Laurent Duvernay-Tardif is closing the door on his football career.
The veteran offensive lineman announced his retirement Thursday after eight NFL seasons. The 32-year-old from Mont-Saint-Hilaire, Que., spent six campaigns with the Kansas City Chiefs (2014-19) before finishing up with the New York Jets (2021-22).
“I’ve had the chance to play in the NFL for nine years and even today, I sometimes can’t believe I was able to experience this adventure,” Duvernay-Tardif said on social media. “Being a professional athlete is a privilege as well as an extremely enriching human and personal experience.
“The victories, losses and injuries have all been moments to learn how to win and lose as a team while managing a wide range of emotions.”
The Chiefs selected Duvernay-Tardif in the sixth round of the 2014 NFL draft out of McGill University. He was already in medical school when Kansas City came calling and initially played football during the NFL season, then spent his off-season continuing his medical studies.
Duvernay-Tardif earned his medical degree from McGill in 2018. He also helped the Chiefs win a Super Bowl title in 2019 (31-20 over San Francisco). But he opted out of the 2020 season to volunteer at a Quebec long-term care facility during the height of the COVID-19 pandemic’s first wave.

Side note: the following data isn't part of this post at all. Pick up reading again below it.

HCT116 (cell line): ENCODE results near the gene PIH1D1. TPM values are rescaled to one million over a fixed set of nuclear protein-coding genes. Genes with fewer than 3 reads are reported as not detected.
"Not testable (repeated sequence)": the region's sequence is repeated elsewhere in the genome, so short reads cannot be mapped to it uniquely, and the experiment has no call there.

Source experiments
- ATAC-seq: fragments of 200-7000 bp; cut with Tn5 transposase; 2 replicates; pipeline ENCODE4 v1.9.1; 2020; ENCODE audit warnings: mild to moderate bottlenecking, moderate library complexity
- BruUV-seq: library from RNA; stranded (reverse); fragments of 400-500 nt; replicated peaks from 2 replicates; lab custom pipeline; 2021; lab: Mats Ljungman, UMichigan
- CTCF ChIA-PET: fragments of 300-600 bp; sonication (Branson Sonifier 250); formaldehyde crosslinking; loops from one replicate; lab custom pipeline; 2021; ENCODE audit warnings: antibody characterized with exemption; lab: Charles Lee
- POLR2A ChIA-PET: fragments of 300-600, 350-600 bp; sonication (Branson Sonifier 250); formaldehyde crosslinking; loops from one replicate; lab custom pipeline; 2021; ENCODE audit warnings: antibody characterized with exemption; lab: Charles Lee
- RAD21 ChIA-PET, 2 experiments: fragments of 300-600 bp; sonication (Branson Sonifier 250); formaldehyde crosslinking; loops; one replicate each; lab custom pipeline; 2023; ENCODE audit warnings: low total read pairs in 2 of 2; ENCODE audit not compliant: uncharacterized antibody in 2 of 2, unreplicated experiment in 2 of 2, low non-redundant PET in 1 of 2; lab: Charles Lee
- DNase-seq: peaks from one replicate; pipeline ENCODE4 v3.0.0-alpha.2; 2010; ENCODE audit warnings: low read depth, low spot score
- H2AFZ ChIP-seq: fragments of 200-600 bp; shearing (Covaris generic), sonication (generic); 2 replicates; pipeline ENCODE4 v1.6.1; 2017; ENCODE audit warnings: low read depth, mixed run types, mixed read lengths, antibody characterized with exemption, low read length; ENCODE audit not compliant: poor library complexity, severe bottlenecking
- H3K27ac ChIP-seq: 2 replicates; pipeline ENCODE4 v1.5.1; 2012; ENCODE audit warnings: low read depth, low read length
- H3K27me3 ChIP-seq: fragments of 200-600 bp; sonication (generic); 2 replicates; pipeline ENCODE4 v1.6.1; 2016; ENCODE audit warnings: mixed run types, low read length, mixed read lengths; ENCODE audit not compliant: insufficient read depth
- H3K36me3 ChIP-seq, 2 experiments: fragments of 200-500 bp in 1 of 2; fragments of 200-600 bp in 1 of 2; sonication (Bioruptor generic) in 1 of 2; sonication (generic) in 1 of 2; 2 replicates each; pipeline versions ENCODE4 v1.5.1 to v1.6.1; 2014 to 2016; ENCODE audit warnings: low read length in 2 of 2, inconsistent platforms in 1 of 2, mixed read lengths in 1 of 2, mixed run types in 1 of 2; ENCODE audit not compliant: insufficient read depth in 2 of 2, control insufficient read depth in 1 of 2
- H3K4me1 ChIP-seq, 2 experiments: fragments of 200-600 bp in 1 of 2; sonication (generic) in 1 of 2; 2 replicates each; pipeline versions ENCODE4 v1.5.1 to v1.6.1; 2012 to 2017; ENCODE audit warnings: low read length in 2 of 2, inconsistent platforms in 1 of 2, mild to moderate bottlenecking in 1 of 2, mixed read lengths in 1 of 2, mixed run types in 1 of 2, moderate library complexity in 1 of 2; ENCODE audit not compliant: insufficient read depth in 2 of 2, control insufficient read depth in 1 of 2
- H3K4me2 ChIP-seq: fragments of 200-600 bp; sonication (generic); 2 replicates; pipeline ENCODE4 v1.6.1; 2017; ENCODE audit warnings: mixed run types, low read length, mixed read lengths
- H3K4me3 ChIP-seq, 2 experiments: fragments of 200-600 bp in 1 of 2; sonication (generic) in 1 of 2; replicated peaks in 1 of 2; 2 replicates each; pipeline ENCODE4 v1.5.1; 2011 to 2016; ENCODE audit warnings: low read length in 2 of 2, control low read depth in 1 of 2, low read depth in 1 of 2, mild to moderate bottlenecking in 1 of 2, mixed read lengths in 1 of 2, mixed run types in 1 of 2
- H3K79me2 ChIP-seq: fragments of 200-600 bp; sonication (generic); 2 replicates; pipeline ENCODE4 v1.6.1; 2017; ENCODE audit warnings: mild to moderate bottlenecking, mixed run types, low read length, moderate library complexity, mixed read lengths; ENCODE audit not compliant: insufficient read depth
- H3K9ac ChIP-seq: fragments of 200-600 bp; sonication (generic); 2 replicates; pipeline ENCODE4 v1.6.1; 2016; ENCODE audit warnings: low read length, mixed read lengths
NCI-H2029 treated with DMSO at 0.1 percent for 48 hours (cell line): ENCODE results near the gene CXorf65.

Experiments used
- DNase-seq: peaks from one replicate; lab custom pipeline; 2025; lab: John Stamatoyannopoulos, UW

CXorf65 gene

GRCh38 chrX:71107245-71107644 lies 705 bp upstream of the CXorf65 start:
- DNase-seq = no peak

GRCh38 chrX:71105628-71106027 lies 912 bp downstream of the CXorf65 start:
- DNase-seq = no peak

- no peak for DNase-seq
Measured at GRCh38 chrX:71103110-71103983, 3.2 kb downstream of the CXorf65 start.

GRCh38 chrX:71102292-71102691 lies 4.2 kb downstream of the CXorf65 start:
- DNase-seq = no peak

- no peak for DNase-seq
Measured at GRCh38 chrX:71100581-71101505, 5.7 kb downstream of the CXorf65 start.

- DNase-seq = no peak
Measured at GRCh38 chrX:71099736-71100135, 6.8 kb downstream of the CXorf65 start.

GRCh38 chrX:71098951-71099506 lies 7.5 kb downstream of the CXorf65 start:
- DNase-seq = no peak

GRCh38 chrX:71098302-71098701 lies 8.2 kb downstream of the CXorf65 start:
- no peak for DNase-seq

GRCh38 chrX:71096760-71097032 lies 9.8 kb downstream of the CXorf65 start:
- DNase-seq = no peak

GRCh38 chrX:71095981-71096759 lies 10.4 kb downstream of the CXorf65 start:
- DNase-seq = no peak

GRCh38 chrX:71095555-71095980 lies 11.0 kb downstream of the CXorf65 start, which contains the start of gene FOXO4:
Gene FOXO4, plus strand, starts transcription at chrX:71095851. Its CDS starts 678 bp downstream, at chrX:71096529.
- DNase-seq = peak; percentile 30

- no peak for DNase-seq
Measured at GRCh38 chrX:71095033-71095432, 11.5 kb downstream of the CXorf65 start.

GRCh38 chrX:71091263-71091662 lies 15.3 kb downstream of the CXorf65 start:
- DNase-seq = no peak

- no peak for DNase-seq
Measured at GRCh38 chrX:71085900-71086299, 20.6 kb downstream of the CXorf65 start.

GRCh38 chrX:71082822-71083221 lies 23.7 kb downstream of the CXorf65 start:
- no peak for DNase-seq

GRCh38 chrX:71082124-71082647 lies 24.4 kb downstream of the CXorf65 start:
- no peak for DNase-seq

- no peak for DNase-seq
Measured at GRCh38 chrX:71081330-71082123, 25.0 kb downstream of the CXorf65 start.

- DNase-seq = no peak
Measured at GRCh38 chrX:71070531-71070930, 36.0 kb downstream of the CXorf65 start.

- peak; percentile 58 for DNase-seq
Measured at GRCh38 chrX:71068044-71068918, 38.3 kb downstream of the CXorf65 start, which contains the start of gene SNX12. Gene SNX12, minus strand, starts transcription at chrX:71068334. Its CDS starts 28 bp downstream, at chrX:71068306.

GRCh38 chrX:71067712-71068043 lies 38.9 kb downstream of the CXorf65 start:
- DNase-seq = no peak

On Thursday, Duvernay-Tardif paid tribute to Chiefs head coach Andy Reid, whose mother also earned a medical degree from McGill.
“In 2014, I had the honour of being drafted by Coach Reid,” Duvernay-Tardif wrote. “He as probably one of the only NFL coaches who positively viewed my desire to complete my medical school studies at McGill while playing football.
“Since the beginning, he showed his willingness to support me throughout my seven years with the organization. He believed that a player must flourish off the field to perform on the field. Being able to count on that kind of leadership was an incredible opportunity for me.
“Thank you to my teammates and staff of the Chiefs, Jets and McGill for supporting me in this journey.”
Duvernay-Tardif was widely recognized for his decision to put his football career on hold. He was a co-recipient of the 2020 Northern Star Award (then the Lou Marsh Trophy) as Canada’s top athlete and named ESPN’s Muhammad Ali Sports Humanitarian of the Year, as well as one of Sports Illustrated’s 2020 Sportspersons of the year.
He also served on the NFL Players’ Association’s COVID-19 task force.
Duvernay-Tardif returned to Kansas City the following year expecting to battle for his spot. But he suffered a broken hand during training camp that sidelined him for a month.
When Duvernay-Tardif became healthy, he was inactive as rookie Trey Smith, a 2021 sixth-round draft pick, had become the Chiefs’ starting right guard. In November, Duvernay-Tardif waived his no-trade clause, allowing Kansas City to deal him to the Jets for tight end Daniel Brown.
Duvernay-Tardif played 13 games over two seasons with New York.
Duvernay-Tardif started 57-of-60 career games with Kansas City. He made his first NFL start in 2015.
Following the 2017 campaign, Duvernay-Tardif signed a five-year, US$41.25 million extension with the Chiefs. Despite that deal, Duvernay-Tardif steadfastly maintained it was always his intention to complete his studies and become a full-time doctor.
While he might be done with football, Duvernay-Tardif still has plenty going on. He’s active in his foundation and still has residency requirements in his pursuit to become a full-time doctor.